Of course, there are differences between British and US books, but still this is more a function of when they were written. Enid Blyton, a British author of children’s books, including some simple mysteries, in the ’20s to the ’60s, is very different from Meg Rosoff, a contemporary writer, who was born in the US and now lives in England. I also translate many graphic novels for children, and this is a completely different translation experience for me.
- I imagine that you have encountered many issues involved in somehow “interpreting” differences in Soviet/post-Soviet culture and American/British culture for Russian speaking children. Has that gotten easier or more difficult?
- A translator of children’s books is always a translator of culture, and always tries to convey the small details and nuances of life in another country. When I myself was a child, these nuances were terribly, terribly interesting to me, and now I try never to omit them when I am translating, although this is not always possible or easy. I was not a “professional” translator during the Soviet era, and thus cannot compare with how it was back then, but the realia of foreign life are extremely important to me. Yes, of course, when you translate a middle-grade book about the life of a little girl in Texas at the end of the nineteenth century, you need to fill in details about how a cotton gin works that were not in the English original, since Russian readers won’t have heard of cotton gins (this became an issue in The Evolution of Calpurnia Tate by Jacqueline Kelly). However, it seems to me that children are much less put off by differences than adults and are thrilled by opportunities to learn something new. Furthermore, it is traditional in Russian practice to include explanatory notes in books for children and adolescents. I very much approve of this practice and have written an article about it as a researcher.
- Because of cultural differences, might it actually be easier to translate children’s books that take place in a fantasy world?
- Yes, in some sense, fantasy stories are universal and less culture-specific, but at the same time a translator is compelled to come up with all kinds of new proper and common names, and has to keep deciding whether it is more important to render form or meaning. An interesting example is The Little White Horse by Elizabeth Goudge, which is set in England but is full of fantastic creatures and names. For example, the villain has quite a symbolic name, Monsieur Coque de Noir. In my translation he became Сэр Вильям Кукарекур де Мрак [literally: Sir William Сock-a-doodle-doo de Gloom]. Moonacre, a toponym, became Лунная Долина [literally: Moon Valley].
- Could you give us examples of some particularly clever word or phrase translations you are proud of?
- It is difficult to choose! Galina Gimon and I were very happy with our translation of the book title The Hippo at the End of the Hall. We translated it with a rhyme as Где-то там гиппопотам (literally: There Is a Hippo Somewhere Around). We had to defend this title to the copyright holders, since a literal translation would be not only boring but also a bit suggestive.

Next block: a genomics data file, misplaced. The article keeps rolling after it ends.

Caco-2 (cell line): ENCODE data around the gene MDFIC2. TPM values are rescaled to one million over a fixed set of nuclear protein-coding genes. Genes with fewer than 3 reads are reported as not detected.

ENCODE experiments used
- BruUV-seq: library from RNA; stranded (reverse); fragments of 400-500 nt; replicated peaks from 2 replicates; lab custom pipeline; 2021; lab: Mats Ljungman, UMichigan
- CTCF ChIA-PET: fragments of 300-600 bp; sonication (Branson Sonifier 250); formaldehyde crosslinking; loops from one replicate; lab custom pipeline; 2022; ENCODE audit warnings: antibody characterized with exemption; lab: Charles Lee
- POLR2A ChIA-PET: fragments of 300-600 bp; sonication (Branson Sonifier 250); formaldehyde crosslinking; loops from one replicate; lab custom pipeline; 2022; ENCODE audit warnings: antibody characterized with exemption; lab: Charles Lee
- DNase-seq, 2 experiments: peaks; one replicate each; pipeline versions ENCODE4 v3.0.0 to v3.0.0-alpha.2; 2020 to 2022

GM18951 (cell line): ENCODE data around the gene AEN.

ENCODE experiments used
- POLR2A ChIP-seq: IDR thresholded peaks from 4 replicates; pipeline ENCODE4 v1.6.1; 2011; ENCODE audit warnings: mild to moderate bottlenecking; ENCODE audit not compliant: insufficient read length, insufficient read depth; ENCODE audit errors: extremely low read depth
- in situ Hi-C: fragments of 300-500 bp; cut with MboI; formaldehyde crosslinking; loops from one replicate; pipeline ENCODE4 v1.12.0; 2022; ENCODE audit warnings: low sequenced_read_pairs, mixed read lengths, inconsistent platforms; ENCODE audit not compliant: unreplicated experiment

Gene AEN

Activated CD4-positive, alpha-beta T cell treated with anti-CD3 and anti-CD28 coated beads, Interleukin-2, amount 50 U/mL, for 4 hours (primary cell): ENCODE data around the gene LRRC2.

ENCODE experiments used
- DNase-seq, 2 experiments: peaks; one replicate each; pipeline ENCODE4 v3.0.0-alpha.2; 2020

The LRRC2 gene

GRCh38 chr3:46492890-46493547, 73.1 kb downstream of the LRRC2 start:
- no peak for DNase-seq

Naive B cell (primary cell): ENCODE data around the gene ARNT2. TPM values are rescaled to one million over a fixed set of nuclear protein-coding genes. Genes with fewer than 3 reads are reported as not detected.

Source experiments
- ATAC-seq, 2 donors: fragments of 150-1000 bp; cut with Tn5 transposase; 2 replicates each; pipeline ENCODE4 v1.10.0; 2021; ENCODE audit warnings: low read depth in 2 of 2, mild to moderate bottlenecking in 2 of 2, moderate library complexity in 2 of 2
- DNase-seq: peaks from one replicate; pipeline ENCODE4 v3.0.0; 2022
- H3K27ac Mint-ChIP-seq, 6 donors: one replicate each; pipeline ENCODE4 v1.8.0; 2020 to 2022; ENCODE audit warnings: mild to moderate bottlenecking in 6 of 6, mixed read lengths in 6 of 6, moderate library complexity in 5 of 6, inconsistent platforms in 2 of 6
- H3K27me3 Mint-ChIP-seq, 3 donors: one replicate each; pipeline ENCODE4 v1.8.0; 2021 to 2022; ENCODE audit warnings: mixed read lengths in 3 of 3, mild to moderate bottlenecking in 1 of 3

Here is another example from a book for preschool children—Polly and the Puffin by Jenny Colgon. This book contained a number of riddles that were not easy to translate. For example: “What do sea monsters eat? Fish and ships!” which I translated as “Чем питается морской змей? Размоченными в воде галерами! (What does a sea serpent eat? Galleys marinated in water.)
- You seem to be a driving force behind the Papmambook contest, which gives bilingual Russian children here in the States (or do you get submissions from other Englishspeaking countries as well?) an opportunity to try their hand at translating children’s literature from Russian into English. Can you tell us how that contest came about?
- Marina Aromshtam, a writer and educator, created the Papmambook website, which is dedicated to children’s literature and reading. It sponsors a number of contests, both for adolescents in Russia and bilingual children living outside of Russia. I am in charge of running a translation competition under the auspices of Papmambook in the United States, but there are other contests in several countries involving translation into several different languages (in Australia and Cyprus, for example, the children also translate from Russian to English). Each contest is judged separately. The judges of the American contest are translators (experienced and beginners) and teachers living in both the US and Russia. The texts are taken from books written by contemporary Russian children’s authors. The winners receive award certificates and books.
This year marks our third round, following two previous successful competitions. Bilingual children are excited about translating short Russian texts into English—which, by the way, they may be more fluent in than in Russian. The parents, for their part, have been pleased to see their children motivated to read Russian. And perhaps after translating their small section, the contestants have felt a desire to read the entire book.
Conducted and translated by Lydia Razran Stone
The interview is published with the permission The Slavic Languages Division of the American Translators Association. The original newsletter can be found here.
Follow us on Facebook.